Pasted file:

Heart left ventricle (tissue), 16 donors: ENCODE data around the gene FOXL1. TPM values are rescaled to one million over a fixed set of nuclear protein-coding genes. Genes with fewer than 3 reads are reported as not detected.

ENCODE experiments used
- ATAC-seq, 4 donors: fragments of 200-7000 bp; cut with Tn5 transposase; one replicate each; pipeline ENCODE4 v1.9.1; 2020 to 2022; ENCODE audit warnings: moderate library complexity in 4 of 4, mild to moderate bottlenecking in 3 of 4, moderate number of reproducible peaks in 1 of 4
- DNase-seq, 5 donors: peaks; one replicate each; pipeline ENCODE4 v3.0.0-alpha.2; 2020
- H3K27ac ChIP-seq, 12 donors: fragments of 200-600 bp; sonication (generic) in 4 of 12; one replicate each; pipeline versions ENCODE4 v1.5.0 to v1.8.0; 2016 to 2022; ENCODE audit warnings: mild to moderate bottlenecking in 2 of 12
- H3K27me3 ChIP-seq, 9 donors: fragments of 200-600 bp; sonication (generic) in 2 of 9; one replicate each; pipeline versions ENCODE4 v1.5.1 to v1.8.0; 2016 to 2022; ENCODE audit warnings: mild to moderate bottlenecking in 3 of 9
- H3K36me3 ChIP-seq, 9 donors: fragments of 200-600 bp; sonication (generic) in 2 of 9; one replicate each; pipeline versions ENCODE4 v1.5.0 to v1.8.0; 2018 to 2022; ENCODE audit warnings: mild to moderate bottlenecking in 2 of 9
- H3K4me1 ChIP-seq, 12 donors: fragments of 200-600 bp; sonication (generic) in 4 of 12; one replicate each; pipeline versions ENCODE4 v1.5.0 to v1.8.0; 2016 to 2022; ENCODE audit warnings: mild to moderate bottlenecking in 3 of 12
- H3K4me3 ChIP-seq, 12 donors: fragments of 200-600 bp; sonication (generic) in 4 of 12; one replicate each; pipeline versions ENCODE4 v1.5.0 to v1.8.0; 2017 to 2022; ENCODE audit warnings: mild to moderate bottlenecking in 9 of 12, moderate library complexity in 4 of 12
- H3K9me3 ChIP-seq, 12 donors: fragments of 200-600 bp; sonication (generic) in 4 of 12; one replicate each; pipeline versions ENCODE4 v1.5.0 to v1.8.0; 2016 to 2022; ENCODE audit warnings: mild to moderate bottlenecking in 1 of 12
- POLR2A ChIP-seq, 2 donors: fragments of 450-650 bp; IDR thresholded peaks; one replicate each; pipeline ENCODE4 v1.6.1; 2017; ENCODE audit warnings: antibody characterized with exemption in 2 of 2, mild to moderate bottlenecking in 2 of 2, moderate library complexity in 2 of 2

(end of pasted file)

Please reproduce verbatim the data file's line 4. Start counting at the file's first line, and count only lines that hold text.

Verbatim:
- DNase-seq, 5 donors: peaks; one replicate each; pipeline ENCODE4 v3.0.0-alpha.2; 2020